Russian politicians have long used Arctic exploits to stoke nationalist pride. The first people to be designated “Heroes of the Soviet Union” were the pilots who rescued the crew of the SS Chelyuskin after it was crushed by ice in the Northern Sea Route in 1934. In 2007, Artur Chilingarov was designated a “Hero of the Russian Federation” after he descended approximately 4,000 metres in a submersible to plant a Russian flag on the seabed at the North Pole. Chilingarov is a notable Arctic scientist, but he was also the deputy chairman of the Russian Duma during an election campaign. One of the other scientists involved in the flag plant later admitted that the event was nothing more than a publicity stunt.
In point of fact, the Russian government has explicitly acknowledged that the country’s future success will depend on international cooperation, including in respect of access to foreign capital and technology to develop vast offshore reserves of Arctic oil and gas. Oil and gas rescued Russia from economic collapse in the 1990s. Today, these account for roughly 30 percent of the country’s GDP. As more than two-thirds of that 30 percent comes from Russia’s Arctic, continued development of the region is an objective of central national importance.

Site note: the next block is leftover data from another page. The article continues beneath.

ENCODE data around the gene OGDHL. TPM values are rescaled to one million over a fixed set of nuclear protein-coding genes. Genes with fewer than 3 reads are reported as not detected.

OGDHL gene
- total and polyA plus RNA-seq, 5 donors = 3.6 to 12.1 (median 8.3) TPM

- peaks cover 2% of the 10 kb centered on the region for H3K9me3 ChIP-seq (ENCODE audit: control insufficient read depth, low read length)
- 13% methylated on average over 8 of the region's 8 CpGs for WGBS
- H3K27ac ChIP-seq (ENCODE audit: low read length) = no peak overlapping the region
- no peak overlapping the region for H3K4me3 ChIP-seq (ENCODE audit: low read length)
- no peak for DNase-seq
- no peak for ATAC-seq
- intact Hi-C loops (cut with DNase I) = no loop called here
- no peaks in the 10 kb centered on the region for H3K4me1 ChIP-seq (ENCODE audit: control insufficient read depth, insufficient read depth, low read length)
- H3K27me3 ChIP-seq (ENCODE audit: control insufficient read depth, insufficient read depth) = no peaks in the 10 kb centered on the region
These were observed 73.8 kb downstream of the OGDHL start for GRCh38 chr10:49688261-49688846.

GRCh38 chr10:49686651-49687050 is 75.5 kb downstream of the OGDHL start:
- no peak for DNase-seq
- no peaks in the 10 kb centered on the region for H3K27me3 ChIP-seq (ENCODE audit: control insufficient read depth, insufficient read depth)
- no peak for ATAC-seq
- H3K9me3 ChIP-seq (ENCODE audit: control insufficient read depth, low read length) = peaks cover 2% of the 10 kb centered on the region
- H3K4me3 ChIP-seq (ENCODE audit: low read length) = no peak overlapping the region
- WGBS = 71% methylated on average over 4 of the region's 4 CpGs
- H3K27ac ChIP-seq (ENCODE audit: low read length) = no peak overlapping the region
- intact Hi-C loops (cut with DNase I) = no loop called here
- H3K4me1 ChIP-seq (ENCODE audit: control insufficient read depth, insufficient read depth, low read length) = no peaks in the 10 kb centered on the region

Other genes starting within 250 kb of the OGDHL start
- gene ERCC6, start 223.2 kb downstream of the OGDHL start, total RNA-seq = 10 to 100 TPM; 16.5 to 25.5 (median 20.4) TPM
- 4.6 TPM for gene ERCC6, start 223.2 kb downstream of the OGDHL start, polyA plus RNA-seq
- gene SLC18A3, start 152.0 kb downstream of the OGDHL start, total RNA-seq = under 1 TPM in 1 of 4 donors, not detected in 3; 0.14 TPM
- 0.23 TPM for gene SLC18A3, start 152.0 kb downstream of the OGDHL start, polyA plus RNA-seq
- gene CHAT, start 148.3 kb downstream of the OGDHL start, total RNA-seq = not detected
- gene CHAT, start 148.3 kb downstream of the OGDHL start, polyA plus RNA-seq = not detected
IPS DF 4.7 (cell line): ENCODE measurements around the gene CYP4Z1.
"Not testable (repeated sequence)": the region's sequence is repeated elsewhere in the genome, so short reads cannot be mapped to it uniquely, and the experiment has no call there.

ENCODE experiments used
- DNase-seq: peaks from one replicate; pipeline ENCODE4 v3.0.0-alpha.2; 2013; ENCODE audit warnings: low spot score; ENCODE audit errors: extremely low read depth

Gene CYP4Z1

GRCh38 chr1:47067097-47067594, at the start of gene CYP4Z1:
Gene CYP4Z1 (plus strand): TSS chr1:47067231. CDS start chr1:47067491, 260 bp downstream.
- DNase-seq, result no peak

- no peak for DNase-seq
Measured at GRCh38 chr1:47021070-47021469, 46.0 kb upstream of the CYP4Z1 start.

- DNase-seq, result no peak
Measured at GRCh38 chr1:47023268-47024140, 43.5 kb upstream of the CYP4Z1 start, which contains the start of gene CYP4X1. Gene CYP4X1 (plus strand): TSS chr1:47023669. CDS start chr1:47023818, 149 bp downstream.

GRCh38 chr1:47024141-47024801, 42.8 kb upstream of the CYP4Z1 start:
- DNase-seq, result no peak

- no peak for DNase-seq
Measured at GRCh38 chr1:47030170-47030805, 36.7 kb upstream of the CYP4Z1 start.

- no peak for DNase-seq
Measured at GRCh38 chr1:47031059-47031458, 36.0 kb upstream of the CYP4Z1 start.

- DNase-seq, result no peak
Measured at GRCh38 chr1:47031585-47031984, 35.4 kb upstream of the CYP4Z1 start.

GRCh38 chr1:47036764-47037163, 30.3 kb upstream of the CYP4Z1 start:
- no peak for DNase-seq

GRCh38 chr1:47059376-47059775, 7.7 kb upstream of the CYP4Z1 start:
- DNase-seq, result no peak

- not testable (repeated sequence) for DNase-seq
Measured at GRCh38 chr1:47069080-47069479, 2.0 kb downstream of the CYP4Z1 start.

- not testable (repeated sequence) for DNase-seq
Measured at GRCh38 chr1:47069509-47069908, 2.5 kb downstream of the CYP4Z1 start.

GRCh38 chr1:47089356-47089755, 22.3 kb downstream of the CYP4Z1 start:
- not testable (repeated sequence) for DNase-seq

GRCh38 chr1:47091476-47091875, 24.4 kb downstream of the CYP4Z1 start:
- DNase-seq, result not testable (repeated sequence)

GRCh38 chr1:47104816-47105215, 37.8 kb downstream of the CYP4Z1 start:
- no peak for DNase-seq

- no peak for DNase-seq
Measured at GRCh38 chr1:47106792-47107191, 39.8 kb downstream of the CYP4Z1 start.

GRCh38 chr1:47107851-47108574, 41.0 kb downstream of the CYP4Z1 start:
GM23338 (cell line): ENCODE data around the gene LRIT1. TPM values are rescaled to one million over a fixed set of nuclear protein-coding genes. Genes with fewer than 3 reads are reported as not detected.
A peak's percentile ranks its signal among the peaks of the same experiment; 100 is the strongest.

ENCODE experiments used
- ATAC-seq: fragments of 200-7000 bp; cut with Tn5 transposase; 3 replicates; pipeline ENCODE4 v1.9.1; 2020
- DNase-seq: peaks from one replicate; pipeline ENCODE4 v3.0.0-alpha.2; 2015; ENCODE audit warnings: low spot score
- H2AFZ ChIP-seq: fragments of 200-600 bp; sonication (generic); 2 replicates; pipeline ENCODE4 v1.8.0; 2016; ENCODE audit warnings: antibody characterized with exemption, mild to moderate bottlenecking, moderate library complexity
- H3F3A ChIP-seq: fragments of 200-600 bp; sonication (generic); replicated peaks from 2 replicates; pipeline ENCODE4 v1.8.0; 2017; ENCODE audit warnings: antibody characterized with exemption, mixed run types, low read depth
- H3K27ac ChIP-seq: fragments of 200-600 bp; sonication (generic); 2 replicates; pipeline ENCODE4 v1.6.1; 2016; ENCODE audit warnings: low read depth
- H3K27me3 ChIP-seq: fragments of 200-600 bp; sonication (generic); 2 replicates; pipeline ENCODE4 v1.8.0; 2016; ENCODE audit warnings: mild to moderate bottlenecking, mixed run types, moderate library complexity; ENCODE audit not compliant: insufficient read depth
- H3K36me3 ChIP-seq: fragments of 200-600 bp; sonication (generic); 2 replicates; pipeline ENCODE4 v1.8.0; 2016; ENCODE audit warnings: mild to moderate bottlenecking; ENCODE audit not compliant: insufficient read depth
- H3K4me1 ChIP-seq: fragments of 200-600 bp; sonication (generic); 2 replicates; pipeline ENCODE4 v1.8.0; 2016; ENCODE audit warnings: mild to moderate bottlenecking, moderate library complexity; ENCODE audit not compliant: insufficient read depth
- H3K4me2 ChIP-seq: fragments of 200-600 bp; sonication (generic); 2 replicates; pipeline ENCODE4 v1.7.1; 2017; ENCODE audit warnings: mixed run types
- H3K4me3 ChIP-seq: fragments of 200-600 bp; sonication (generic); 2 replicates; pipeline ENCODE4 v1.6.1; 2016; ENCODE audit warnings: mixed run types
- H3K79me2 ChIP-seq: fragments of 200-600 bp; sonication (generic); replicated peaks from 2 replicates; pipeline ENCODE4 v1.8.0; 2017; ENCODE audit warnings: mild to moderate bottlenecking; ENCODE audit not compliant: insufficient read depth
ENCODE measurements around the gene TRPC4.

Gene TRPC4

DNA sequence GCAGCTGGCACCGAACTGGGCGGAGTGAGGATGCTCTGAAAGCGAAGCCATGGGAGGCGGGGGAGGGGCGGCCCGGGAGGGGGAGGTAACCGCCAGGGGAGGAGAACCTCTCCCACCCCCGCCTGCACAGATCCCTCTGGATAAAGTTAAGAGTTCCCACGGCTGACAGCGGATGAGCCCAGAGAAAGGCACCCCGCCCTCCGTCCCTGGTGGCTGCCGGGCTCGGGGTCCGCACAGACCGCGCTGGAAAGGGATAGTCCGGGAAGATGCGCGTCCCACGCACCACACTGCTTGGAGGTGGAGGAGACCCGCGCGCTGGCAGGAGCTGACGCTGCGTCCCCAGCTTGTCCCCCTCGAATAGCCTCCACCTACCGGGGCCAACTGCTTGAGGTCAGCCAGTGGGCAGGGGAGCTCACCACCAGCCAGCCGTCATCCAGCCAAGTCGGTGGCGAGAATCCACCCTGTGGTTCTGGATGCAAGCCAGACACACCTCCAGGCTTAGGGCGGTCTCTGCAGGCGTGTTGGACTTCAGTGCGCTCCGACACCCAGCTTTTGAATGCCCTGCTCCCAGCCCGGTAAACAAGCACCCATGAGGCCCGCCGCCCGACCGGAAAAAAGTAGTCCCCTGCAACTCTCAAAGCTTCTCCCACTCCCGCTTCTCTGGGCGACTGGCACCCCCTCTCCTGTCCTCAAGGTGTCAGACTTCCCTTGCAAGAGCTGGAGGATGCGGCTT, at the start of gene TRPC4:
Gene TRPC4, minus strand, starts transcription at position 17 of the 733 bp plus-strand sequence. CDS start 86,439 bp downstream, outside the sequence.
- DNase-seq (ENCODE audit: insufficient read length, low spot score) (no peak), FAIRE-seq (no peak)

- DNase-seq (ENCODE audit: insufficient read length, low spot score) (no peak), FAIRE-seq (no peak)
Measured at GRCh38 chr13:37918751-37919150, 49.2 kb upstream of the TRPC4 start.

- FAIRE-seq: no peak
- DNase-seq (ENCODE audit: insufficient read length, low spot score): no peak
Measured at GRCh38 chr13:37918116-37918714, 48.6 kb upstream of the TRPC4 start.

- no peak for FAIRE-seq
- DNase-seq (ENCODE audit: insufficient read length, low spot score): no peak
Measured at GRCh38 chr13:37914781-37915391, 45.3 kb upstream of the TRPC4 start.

Two Arctic natural gas deposits – the Bovanenkovo field on the Yamal Peninsula and the Shtokman field in the Barents Sea – hold more reserves than the total proven conventional reserves of the US. France’s Total and Norway’s Statoil have been brought in to help develop the deposits through joint-venture agreements – although development of Shtokman is on hold for the moment because of the currently diminished global demand for gas.
Russia is the world’s largest producer of oil. However, falling production levels in Western Siberia have created an imperative to move northward – often in partnership with Western companies. In April 2013, Russian state-owned Gazprom signed an agreement with Royal Dutch Shell to cooperatively explore and develop Russia’s Arctic offshore oil reserves. The importance of the agreement was underlined by the presence of both President Putin and Dutch Prime Minister Mark Rutte at the signing ceremony. In June 2013, Russian state-owned Rosneft signed a similar agreement with ExxonMobil. The agreement foresees investments up to US $500 billion should reserves meet expectations.